Once you’ve decided on a budget, you’ll want to gather your paperwork. This will include documents such as bank statements, tax returns, evidence of any additional sources of income, proof of funds, and your Social Security number.
Depending on how you're planning to qualify, you’ll likely also need other paperwork. For instance, if you’re relying on a co-signer, you’ll need to provide their information as well.
After you’ve gathered everything, you should search for a lender. Be aware that interest rates and fees can vary significantly among lenders, so rate-shopping is always a good idea.
When you and your lender have come to an agreement, you’ll receive a pre-approval letter, which you can take with you on your home search. After that, it’s a matter of finding the right property, submitting all your documentation, and closing on the loan.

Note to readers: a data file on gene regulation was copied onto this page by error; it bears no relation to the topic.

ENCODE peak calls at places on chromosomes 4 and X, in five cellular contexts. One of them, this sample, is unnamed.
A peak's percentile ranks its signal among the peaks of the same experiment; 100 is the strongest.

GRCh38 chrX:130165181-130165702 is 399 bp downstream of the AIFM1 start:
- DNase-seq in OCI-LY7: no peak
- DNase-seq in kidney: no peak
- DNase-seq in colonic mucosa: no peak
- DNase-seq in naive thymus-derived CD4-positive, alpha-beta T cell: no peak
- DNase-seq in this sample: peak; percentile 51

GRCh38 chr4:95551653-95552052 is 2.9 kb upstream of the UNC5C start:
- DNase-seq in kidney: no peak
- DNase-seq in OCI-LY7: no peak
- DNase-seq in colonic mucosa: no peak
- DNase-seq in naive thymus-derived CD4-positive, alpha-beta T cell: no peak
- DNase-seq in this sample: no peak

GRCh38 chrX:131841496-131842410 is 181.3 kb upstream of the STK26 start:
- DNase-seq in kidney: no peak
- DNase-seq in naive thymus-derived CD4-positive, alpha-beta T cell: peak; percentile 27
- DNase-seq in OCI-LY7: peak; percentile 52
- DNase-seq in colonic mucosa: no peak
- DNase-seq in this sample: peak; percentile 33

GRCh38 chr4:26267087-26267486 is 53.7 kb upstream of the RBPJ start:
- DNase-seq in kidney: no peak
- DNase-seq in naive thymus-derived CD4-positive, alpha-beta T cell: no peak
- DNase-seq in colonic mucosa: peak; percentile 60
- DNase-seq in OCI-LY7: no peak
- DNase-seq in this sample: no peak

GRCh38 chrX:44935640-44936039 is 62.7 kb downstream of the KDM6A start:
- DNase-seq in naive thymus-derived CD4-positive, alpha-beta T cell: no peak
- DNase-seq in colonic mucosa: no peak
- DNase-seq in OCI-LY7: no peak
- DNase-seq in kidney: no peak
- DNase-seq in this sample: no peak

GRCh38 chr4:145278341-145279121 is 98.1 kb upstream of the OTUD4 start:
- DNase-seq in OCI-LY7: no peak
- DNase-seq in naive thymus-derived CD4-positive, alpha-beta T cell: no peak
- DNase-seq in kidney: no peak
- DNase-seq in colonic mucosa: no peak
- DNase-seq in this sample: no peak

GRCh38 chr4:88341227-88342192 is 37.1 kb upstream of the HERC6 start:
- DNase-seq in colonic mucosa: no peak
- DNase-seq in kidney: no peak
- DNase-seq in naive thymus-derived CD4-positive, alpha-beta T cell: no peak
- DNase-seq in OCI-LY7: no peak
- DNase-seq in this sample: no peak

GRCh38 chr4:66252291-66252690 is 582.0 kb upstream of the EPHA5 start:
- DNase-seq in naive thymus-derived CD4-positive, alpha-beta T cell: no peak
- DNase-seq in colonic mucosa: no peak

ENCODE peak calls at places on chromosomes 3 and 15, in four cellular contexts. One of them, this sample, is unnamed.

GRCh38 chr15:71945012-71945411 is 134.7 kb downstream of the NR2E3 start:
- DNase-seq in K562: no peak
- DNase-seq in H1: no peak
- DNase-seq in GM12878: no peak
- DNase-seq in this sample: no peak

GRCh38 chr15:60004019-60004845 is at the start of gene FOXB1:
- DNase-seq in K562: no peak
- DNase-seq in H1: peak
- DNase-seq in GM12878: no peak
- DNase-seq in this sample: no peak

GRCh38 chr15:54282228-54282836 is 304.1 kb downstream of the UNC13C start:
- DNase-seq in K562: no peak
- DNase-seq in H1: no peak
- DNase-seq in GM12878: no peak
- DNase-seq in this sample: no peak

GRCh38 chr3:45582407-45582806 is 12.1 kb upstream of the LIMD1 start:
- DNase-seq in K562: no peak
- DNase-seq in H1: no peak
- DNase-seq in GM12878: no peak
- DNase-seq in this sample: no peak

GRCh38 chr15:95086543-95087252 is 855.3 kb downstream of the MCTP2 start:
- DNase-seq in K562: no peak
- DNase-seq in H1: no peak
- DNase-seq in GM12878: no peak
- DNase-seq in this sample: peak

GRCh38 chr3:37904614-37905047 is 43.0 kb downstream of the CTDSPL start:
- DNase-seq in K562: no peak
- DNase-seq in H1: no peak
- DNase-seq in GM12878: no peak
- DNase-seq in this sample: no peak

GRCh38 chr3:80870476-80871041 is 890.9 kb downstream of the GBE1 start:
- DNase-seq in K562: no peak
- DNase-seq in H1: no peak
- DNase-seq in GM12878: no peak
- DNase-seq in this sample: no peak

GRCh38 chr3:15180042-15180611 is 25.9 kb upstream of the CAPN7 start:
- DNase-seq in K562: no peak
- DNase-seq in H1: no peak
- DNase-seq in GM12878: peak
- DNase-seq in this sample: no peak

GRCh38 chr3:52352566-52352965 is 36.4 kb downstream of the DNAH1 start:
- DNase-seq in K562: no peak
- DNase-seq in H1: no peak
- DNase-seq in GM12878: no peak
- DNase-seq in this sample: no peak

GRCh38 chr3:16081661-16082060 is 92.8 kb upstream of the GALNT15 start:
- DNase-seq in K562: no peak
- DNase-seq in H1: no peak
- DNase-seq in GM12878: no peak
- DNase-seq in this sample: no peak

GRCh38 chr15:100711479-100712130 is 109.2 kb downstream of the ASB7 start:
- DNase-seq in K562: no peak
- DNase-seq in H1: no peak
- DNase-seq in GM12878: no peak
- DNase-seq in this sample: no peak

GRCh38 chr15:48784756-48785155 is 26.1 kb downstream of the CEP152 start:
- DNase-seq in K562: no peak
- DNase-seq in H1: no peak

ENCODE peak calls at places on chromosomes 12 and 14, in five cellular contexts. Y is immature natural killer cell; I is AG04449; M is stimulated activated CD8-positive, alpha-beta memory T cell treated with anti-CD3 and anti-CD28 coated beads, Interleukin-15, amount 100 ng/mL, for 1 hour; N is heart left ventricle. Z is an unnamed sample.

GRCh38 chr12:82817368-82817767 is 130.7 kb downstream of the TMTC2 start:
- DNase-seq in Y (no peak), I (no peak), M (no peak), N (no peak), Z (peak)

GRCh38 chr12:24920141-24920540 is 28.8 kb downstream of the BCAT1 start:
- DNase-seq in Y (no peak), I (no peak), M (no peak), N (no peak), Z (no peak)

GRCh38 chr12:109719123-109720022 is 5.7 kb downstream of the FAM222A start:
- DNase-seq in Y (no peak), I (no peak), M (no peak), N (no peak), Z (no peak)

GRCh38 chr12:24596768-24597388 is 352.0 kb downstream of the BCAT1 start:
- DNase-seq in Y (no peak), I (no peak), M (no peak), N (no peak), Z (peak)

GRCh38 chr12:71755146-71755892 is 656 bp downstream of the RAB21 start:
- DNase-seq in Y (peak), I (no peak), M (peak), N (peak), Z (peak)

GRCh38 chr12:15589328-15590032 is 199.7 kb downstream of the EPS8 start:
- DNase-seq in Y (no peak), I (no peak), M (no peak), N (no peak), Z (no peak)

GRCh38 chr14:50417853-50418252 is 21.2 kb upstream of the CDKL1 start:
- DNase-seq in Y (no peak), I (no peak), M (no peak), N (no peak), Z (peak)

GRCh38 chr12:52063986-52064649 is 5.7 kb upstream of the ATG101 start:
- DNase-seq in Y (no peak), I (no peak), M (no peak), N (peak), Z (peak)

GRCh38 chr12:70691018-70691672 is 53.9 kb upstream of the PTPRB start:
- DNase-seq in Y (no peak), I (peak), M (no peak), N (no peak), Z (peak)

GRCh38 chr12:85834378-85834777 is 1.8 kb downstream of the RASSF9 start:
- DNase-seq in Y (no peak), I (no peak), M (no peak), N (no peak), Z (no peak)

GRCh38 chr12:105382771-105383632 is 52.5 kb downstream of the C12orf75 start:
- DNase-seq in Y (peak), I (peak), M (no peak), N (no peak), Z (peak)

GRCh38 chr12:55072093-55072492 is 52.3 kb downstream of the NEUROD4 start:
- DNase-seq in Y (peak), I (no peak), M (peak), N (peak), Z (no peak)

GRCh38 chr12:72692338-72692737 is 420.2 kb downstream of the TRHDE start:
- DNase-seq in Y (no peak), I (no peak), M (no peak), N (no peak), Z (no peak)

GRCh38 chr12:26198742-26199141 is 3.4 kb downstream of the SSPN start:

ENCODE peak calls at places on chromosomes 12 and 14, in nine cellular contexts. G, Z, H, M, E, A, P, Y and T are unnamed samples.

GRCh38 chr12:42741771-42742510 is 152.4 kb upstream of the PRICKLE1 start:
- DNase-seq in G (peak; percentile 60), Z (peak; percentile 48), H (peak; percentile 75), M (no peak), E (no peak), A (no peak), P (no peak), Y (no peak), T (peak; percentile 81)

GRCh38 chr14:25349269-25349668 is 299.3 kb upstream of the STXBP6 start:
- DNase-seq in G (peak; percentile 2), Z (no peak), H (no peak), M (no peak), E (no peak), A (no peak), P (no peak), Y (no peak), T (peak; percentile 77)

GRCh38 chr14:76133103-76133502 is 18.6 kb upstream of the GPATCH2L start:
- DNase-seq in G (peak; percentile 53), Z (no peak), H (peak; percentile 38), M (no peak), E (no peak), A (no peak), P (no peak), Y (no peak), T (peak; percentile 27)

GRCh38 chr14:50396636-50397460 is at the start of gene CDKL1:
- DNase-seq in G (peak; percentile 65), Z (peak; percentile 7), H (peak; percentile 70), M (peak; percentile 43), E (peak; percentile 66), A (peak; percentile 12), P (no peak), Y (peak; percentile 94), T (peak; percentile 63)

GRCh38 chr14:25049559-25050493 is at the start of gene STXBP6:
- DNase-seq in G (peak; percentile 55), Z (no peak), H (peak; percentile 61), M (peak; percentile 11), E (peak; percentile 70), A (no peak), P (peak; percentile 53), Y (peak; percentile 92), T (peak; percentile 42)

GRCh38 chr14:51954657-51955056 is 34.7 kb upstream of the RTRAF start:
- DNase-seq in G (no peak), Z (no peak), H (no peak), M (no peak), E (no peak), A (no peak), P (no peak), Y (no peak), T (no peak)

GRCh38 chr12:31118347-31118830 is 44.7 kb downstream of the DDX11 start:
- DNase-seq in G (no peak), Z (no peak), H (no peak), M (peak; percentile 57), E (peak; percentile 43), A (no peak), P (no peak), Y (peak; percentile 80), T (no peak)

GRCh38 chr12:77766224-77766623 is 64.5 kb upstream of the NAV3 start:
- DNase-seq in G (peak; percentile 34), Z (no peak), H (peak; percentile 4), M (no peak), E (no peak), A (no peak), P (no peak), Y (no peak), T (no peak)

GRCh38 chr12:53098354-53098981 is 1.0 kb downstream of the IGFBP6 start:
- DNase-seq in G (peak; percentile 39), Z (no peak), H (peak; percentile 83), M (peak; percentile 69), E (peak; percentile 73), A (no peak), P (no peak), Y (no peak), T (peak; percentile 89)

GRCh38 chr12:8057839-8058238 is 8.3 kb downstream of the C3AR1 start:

Frequently Asked Questions (FAQs)
How much money do I need to buy a house?
The amount of money you’ll want to have saved in order to purchase a house will vary depending on your loan type and purchase price. In most cases, you’ll need to put down a minimum of 3% of the home’s purchase price, while closing costs range between 2% to 7%.
What is a good credit score to buy a house?
Credit scores range from 300 to 850 and are impacted by many factors, including the length of your credit history, how many accounts you have open, your total credit utilization, and your mix of accounts. A good credit score is considered to be in the 670 to 739 score range.